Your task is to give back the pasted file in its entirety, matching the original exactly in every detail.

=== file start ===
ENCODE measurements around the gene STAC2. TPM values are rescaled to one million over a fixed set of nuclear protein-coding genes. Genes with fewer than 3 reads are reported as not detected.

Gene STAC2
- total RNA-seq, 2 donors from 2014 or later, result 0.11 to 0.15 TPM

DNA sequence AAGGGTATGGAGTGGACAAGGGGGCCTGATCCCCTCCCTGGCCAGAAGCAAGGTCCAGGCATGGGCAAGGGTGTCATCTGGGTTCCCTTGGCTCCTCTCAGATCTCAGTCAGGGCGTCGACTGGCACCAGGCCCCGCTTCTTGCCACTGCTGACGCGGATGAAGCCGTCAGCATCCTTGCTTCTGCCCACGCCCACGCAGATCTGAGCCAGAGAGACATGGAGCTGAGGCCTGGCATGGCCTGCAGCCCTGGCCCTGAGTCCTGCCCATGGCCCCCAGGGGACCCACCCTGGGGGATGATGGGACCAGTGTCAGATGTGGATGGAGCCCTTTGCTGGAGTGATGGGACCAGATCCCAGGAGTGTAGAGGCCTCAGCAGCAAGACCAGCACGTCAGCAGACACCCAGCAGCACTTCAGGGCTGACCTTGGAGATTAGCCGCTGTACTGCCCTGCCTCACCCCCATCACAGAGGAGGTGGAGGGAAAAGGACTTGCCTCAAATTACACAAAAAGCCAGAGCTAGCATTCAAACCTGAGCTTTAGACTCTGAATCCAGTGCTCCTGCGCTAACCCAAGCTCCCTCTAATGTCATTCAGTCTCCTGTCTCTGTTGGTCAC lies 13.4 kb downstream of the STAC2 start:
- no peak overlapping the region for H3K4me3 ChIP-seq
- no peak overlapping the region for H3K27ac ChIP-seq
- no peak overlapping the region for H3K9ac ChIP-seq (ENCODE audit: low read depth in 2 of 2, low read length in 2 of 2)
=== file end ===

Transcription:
ENCODE measurements around the gene STAC2. TPM values are rescaled to one million over a fixed set of nuclear protein-coding genes. Genes with fewer than 3 reads are reported as not detected.

Gene STAC2
- total RNA-seq, 2 donors from 2014 or later, result 0.11 to 0.15 TPM

DNA sequence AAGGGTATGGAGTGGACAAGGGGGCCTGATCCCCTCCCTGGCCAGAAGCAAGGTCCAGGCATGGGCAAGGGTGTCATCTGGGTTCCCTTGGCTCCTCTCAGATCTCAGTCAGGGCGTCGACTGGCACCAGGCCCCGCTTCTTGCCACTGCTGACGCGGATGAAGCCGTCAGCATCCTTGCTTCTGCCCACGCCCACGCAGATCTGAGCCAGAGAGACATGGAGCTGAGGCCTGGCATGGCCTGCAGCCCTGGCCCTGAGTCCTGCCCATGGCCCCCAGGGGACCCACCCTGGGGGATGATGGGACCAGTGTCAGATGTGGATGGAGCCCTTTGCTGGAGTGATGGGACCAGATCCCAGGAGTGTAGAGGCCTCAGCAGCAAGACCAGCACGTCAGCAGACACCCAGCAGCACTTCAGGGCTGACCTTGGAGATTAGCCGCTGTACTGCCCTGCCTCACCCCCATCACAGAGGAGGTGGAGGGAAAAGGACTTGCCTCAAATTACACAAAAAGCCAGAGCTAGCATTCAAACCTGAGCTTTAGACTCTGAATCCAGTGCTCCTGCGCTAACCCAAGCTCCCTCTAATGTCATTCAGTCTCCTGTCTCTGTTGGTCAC lies 13.4 kb downstream of the STAC2 start:
- no peak overlapping the region for H3K4me3 ChIP-seq
- no peak overlapping the region for H3K27ac ChIP-seq
- no peak overlapping the region for H3K9ac ChIP-seq (ENCODE audit: low read depth in 2 of 2, low read length in 2 of 2)